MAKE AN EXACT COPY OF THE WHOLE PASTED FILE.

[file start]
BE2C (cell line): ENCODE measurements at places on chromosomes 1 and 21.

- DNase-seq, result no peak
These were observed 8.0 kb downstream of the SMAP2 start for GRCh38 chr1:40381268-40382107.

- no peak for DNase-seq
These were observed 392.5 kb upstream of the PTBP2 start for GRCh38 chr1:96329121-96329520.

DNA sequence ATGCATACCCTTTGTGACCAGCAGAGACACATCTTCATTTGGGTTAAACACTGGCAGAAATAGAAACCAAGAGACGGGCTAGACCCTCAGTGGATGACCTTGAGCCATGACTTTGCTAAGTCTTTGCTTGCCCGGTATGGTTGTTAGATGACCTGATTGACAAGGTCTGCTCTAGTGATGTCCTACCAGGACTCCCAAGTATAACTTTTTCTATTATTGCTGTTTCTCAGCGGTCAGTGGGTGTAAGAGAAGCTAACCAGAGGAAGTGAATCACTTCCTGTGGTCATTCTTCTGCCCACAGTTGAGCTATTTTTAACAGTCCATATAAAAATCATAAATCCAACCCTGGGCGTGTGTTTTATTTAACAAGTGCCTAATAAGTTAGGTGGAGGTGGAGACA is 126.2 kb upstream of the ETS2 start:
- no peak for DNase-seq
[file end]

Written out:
BE2C (cell line): ENCODE measurements at places on chromosomes 1 and 21.

- DNase-seq, result no peak
These were observed 8.0 kb downstream of the SMAP2 start for GRCh38 chr1:40381268-40382107.

- no peak for DNase-seq
These were observed 392.5 kb upstream of the PTBP2 start for GRCh38 chr1:96329121-96329520.

DNA sequence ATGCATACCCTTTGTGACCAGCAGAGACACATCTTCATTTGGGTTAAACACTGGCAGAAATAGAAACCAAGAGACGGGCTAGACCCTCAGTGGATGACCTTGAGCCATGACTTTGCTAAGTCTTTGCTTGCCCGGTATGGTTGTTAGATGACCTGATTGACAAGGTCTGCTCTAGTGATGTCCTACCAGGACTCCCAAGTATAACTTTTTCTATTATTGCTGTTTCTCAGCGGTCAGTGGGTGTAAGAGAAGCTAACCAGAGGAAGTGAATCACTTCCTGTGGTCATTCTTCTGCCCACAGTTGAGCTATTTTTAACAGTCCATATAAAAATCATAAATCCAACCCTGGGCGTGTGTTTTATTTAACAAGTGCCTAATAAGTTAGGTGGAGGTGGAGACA is 126.2 kb upstream of the ETS2 start:
- no peak for DNase-seq